Microsoft Begins Delivering Word Patch

Microsoft has begun rolling out a patch for its popular Word application that removes a little-used feature of the software in accordance with a recent court ruling. The patch, which Microsoft identifies as a "supplement release" for Office 2007, is required for users in the United States, and the software giant will be replacing retail versions of Office and Word 2007 to meet the requirements of the ruling.

Microsoft lost a patent infringement case to tiny i4i, a software development firm that created a solution for working with the XML markup language. Microsoft uses XML as the basis for newer versions of its Office-based document formats, and was ordered to pay i4i $290 million in damages in August. Microsoft appealed the case but the original decision was upheld earlier this month.

As part of the legal defeat, Microsoft must remove the offending code from Word. To address this, the company recently delivered the 2007 Microsoft Office Supplement Release (October 2009) to OEM (original equipment manufacturer) partners, PC makers and system builders that ship Office 2007 (which includes Word 2007) to customers. According to Microsoft documentation, "after this patch is installed, Word will no longer read the Custom XML elements contained within DOCX, DOCM, or XML files. These files will continue to open, but any Custom XML elements will be removed. The ability to handle custom XML markup is typically used in association with automated server based processing of Word documents. Custom XML is not typically used by most end users of Word."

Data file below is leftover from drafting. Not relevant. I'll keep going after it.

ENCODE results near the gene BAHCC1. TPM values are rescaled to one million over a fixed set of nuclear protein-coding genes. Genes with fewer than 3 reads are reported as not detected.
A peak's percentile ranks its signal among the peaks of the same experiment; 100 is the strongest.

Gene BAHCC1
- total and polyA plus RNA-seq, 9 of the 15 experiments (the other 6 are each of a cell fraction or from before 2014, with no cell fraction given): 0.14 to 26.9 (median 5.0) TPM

Microsoft is required to remove the offending code by January 11, 2010. And while some reports have histrionically shouted that the software giant would have to stop selling Word, Microsoft has in fact been preparing for this eventuality since the original ruling. "We have put the wheels in motion to remove this little-used feature from these products," Microsoft director of public affairs Kevin Kutz said recently. Microsoft also notes that the code is not present in the public beta version of Office 2010 and Word 2010; the company expects to ship the final versions of these products in mid-2010.

While the supplemental release is available only to PC makers and system builders, it's likely that Microsoft will deliver a similar patch directly to end users via Windows Update and Automatic Updates soon. That patch will be made available both for Word 2007, the current version of the product, and Word 2003, the previous version.

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